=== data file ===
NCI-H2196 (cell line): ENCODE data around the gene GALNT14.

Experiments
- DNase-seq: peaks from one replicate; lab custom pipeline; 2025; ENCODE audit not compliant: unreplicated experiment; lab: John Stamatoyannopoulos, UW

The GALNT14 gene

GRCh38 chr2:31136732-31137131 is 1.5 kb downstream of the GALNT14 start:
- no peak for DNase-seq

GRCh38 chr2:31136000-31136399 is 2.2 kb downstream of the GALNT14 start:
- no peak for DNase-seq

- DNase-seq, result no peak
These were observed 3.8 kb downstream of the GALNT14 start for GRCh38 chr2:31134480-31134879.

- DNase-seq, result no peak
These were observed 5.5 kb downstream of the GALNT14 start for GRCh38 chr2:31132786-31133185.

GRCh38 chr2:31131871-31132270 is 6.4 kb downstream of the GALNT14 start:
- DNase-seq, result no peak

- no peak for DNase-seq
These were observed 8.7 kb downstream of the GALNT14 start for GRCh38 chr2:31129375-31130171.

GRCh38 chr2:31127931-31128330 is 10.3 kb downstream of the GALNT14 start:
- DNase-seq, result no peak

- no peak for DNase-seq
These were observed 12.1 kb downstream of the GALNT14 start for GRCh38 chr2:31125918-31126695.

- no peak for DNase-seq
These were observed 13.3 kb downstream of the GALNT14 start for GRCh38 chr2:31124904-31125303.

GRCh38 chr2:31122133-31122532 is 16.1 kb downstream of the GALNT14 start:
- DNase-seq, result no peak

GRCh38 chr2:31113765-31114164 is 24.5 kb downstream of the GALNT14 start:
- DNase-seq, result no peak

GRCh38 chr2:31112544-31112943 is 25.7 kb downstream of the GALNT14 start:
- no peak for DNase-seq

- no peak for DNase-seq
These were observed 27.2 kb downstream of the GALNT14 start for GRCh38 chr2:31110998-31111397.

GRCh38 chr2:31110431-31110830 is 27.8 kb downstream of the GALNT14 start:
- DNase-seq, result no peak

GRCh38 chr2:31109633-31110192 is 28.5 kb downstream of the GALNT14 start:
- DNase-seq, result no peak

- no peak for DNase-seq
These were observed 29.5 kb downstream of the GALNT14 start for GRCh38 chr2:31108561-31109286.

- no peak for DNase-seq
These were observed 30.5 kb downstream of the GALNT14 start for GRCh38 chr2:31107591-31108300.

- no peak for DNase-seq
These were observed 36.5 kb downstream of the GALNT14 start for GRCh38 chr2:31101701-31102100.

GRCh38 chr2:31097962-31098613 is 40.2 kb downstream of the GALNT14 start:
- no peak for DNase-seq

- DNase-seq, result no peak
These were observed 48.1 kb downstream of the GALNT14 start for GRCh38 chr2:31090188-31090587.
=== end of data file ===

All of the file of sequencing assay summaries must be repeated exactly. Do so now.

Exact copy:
NCI-H2196 (cell line): ENCODE data around the gene GALNT14.

Experiments
- DNase-seq: peaks from one replicate; lab custom pipeline; 2025; ENCODE audit not compliant: unreplicated experiment; lab: John Stamatoyannopoulos, UW

The GALNT14 gene

GRCh38 chr2:31136732-31137131 is 1.5 kb downstream of the GALNT14 start:
- no peak for DNase-seq

GRCh38 chr2:31136000-31136399 is 2.2 kb downstream of the GALNT14 start:
- no peak for DNase-seq

- DNase-seq, result no peak
These were observed 3.8 kb downstream of the GALNT14 start for GRCh38 chr2:31134480-31134879.

- DNase-seq, result no peak
These were observed 5.5 kb downstream of the GALNT14 start for GRCh38 chr2:31132786-31133185.

GRCh38 chr2:31131871-31132270 is 6.4 kb downstream of the GALNT14 start:
- DNase-seq, result no peak

- no peak for DNase-seq
These were observed 8.7 kb downstream of the GALNT14 start for GRCh38 chr2:31129375-31130171.

GRCh38 chr2:31127931-31128330 is 10.3 kb downstream of the GALNT14 start:
- DNase-seq, result no peak

- no peak for DNase-seq
These were observed 12.1 kb downstream of the GALNT14 start for GRCh38 chr2:31125918-31126695.

- no peak for DNase-seq
These were observed 13.3 kb downstream of the GALNT14 start for GRCh38 chr2:31124904-31125303.

GRCh38 chr2:31122133-31122532 is 16.1 kb downstream of the GALNT14 start:
- DNase-seq, result no peak

GRCh38 chr2:31113765-31114164 is 24.5 kb downstream of the GALNT14 start:
- DNase-seq, result no peak

GRCh38 chr2:31112544-31112943 is 25.7 kb downstream of the GALNT14 start:
- no peak for DNase-seq

- no peak for DNase-seq
These were observed 27.2 kb downstream of the GALNT14 start for GRCh38 chr2:31110998-31111397.

GRCh38 chr2:31110431-31110830 is 27.8 kb downstream of the GALNT14 start:
- DNase-seq, result no peak

GRCh38 chr2:31109633-31110192 is 28.5 kb downstream of the GALNT14 start:
- DNase-seq, result no peak

- no peak for DNase-seq
These were observed 29.5 kb downstream of the GALNT14 start for GRCh38 chr2:31108561-31109286.

- no peak for DNase-seq
These were observed 30.5 kb downstream of the GALNT14 start for GRCh38 chr2:31107591-31108300.

- no peak for DNase-seq
These were observed 36.5 kb downstream of the GALNT14 start for GRCh38 chr2:31101701-31102100.

GRCh38 chr2:31097962-31098613 is 40.2 kb downstream of the GALNT14 start:
- no peak for DNase-seq

- DNase-seq, result no peak
These were observed 48.1 kb downstream of the GALNT14 start for GRCh38 chr2:31090188-31090587.